After she got the festival rolling, Schmid realized she wanted it to happen more often than a single weekend each year. “The Bellingham Folk School came about because I wanted to start teaching group lessons on a drop-in basis without a lot of cost. We want kids to come try it and see how much fun it is,” explains Schmid. Three different levels of children’s classes are available as well as one for adults. Located next to Allegro Strings on Cornwall Avenue, just down from The Leopold, the Bellingham Folk School is also available for use by other Whatcom County music teachers and performers.
While Schmid’s performance experience has focused on Irish music, her teaching experience has broadened, with a range of styles within the folk genre including Scottish, American, and Swedish tunes. “I feel passionate about preserving and respecting the history of the music while also being open to learning new, fun tunes. That history can inform you but it doesn’t have to rule you,” adds Schmid.
Schmid also started the Ceili Club in August 2013, which is Irish Gaelic for kitchen party, and includes singing and dancing. The club’s focus is to support Irish musicians in their learning process in a laid-back environment.
When not teaching, Schmid plays fiddle with two Bellingham-based bands. Giants’ Causeway is an Irish and Scottish folk band that includes cellist Clea Taylor who has played with Schmid for seven years, plus Sam Vogt on guitar, Zach Bauman on mandolin, and David Lofgren on bodhran. “When Clea and I met, we thought we were the only people in Bellingham that liked Irish music. We played weekly gigs at McKay’s Taphouse, Uisce, and the Copper Hog for a year. Then when we met Sam and found out he loved Irish music too, and it was no-b that we would be in a band together,” says Schmid, laughing.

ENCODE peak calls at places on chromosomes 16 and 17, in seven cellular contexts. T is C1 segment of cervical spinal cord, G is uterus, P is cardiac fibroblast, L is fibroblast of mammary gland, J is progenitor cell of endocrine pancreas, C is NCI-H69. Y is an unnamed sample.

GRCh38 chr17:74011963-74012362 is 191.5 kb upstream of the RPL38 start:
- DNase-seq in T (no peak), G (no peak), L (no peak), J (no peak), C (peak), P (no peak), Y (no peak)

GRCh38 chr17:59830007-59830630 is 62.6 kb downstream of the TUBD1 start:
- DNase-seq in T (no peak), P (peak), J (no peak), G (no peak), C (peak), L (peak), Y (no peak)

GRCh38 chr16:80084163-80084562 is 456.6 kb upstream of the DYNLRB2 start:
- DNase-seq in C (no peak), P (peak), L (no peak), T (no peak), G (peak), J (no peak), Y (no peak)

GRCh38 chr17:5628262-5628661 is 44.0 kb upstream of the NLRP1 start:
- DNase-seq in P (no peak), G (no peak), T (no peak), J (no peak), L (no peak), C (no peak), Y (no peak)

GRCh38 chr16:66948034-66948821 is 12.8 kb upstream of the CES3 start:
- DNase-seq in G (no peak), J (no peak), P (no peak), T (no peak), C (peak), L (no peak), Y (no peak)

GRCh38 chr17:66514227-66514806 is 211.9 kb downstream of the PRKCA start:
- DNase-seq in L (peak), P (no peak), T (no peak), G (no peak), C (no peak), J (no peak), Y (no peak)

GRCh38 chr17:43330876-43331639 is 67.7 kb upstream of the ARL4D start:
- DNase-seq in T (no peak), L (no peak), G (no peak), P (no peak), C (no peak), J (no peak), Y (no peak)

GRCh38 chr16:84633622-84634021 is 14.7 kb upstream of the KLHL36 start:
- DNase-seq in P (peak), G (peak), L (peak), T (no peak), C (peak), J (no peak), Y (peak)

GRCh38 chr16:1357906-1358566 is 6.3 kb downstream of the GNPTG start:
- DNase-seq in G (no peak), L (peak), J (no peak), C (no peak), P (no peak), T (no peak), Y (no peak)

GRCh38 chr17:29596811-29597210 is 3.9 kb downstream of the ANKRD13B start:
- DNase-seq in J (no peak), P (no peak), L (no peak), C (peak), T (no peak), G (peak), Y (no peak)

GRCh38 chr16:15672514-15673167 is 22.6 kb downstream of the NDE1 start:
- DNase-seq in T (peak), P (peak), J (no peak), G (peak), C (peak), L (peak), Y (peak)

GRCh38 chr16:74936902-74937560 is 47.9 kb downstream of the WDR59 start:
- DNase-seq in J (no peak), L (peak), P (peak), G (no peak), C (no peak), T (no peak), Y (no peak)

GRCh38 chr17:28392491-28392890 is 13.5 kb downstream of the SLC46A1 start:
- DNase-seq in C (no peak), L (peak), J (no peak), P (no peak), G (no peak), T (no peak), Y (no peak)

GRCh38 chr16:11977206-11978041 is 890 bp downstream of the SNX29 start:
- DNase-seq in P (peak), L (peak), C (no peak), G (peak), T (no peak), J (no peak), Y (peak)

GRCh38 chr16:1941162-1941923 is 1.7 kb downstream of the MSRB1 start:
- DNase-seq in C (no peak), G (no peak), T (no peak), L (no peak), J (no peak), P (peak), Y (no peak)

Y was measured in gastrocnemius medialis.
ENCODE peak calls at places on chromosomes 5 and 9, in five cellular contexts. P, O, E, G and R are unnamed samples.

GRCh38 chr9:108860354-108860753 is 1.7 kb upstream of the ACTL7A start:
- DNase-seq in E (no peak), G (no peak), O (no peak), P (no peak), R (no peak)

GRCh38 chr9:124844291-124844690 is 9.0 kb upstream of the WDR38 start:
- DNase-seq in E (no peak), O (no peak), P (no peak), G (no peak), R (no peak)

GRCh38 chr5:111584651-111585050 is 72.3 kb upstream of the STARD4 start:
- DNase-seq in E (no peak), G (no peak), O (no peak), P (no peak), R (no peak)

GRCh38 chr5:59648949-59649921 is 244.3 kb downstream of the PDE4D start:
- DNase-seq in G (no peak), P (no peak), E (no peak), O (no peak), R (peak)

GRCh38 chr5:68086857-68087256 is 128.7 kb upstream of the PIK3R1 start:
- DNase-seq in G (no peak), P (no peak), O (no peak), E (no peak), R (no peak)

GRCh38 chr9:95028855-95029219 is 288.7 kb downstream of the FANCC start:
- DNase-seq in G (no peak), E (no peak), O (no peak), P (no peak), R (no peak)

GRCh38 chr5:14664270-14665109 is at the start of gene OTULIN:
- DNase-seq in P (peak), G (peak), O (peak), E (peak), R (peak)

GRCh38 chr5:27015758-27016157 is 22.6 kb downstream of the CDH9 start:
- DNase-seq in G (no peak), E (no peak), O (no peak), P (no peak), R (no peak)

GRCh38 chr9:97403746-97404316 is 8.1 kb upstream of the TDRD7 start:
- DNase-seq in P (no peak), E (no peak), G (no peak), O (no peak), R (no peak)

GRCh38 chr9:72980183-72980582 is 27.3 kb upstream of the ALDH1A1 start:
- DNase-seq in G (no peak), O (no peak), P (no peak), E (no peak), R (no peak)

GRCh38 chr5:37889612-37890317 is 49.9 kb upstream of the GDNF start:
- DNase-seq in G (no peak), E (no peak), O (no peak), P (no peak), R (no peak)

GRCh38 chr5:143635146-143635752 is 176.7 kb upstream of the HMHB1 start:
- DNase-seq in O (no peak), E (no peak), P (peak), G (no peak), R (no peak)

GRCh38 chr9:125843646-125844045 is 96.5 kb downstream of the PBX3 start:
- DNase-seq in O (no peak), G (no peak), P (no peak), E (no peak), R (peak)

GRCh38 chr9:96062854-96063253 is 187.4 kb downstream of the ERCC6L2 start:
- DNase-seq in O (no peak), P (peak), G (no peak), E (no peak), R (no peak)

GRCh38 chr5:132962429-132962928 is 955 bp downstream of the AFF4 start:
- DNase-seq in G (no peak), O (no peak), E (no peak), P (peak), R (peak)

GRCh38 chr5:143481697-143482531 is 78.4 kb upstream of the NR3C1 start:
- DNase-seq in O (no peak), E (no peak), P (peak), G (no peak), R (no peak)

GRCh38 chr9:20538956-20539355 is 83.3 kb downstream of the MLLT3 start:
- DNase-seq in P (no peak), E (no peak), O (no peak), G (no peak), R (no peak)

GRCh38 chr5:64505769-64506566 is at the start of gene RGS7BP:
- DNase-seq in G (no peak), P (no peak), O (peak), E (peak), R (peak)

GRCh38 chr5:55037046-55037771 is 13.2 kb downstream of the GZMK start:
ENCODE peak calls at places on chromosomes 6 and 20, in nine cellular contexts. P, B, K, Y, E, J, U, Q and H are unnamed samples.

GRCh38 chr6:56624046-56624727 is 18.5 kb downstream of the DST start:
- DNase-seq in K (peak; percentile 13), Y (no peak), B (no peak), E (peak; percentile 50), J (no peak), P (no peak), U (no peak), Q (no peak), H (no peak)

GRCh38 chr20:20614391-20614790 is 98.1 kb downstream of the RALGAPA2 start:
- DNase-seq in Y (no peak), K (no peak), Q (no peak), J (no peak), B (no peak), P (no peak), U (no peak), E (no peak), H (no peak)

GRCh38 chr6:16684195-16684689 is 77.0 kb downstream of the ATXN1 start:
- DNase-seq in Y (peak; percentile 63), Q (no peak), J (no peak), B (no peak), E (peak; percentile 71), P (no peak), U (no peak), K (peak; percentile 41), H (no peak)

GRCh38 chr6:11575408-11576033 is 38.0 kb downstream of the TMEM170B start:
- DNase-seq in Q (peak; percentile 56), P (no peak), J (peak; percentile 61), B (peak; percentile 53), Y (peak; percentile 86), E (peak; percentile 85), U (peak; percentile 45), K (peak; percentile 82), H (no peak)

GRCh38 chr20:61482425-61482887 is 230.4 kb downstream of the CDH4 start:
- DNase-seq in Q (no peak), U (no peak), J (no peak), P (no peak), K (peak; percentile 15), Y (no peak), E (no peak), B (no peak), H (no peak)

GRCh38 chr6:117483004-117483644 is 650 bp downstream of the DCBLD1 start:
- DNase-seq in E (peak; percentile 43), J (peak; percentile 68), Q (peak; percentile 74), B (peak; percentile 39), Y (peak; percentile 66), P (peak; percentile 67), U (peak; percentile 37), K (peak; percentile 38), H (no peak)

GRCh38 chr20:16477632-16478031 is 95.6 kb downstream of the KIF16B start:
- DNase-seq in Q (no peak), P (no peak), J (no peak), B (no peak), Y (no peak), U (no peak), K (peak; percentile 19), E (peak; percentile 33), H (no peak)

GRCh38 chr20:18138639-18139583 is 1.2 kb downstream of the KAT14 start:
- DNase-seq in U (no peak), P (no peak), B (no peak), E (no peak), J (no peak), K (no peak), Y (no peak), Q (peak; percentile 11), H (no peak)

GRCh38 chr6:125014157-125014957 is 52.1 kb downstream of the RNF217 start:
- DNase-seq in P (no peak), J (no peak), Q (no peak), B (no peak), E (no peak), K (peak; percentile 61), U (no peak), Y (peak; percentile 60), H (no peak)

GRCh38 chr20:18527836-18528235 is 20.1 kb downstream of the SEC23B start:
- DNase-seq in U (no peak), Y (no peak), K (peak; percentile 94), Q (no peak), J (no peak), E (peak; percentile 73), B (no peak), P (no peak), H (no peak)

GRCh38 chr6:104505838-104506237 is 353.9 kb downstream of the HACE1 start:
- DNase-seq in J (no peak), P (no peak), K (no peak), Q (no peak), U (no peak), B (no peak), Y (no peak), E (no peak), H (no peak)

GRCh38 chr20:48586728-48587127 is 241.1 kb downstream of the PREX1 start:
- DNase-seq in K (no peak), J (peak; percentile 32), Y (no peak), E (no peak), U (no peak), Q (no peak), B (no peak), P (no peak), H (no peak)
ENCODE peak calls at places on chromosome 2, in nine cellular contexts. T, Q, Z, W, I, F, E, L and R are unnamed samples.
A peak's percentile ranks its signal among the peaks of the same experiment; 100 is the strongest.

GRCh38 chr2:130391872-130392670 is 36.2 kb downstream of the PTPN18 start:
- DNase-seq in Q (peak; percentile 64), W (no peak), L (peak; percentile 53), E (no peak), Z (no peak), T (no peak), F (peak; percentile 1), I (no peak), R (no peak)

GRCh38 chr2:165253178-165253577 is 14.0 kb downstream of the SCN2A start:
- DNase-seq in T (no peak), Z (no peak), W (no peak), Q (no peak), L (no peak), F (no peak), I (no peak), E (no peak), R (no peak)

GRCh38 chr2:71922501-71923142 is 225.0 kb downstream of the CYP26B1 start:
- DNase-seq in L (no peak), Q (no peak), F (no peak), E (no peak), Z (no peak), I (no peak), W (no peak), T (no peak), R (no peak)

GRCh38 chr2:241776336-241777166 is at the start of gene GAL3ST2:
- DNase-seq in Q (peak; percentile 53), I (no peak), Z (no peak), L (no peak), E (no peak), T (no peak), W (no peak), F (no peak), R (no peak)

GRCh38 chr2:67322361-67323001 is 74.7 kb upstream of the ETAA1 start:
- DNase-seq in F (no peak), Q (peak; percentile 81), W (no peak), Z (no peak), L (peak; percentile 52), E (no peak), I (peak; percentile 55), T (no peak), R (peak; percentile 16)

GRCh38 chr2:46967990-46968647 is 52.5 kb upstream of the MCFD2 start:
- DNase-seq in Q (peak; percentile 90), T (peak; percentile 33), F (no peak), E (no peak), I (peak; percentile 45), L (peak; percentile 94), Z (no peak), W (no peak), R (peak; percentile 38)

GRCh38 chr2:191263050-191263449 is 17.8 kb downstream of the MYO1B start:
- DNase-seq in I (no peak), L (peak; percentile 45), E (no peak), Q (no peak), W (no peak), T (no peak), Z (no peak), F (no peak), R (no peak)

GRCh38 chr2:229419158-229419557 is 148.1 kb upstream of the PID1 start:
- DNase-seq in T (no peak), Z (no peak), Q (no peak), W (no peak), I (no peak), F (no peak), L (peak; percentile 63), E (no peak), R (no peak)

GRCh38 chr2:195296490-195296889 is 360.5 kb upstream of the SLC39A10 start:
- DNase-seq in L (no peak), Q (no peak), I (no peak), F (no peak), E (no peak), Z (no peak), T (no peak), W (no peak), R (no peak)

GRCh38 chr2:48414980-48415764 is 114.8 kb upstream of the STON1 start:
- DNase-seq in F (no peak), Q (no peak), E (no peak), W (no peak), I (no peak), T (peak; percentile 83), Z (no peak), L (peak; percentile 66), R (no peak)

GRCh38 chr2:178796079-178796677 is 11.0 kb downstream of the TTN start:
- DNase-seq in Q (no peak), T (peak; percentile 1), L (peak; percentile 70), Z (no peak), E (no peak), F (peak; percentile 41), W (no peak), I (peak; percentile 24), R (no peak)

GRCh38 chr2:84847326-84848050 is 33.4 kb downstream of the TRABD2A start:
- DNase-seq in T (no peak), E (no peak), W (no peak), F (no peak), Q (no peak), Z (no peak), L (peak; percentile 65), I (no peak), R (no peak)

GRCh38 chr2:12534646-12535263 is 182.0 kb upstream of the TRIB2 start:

One of Bellingham’s most popular bands, Polecat, has kept Schmid busy on the fiddle for six years. “Singer and guitar Aaron Guest saw Clea and I at the Bellingham Farmers Market,” remembers Schmid. “He invited me to play in his bluegrass band. I was intimidated because I mostly knew Irish music, but I said yes anyway and learned chords and soloing. He selected the drummer Karl Olson, the bassist Richard Reeves, and electric guitarist Jeremy Elliott. He knew what he wanted and he got the formula on the first try. That’s very strange for a band.”
Polecat started in March 2010 and Schmid and Guest started dating — with the band’s permission — in August of that year. “We had a meeting about it. It can really mess things up, but they said okay. We got engaged in September of 2014 and married in October of 2015,” Schmid shares. “As my interests and obligations have grown, Aaron has taken on more and more of the Polecat responsibilities. In the band, we’re like the mom and dad. It’s almost more like a domestic partnership than a business partnership,” adds Schmid, laughing.
Now that they’ve been playing together for several years, Polecat is enjoying the freedom to be selective about their gigs and are able to balance performance with other parts of life. “We’re not road warriors. I’ve been able to have students, manage the festival, the Ceili Club, have Giants’ Causeway, and family all at the same time. That balance is important to us,” explains Schmid.
Schmid has expanded her experience with trips to Ireland, traveling with pal Clea and other Irish fiddle players in her family. “I want to continue to learn how musicians make better workshops, teach well, and put on better festivals,” notes Schmid. “Then I want to find a way to recreate that in Bellingham for all levels and ages here.”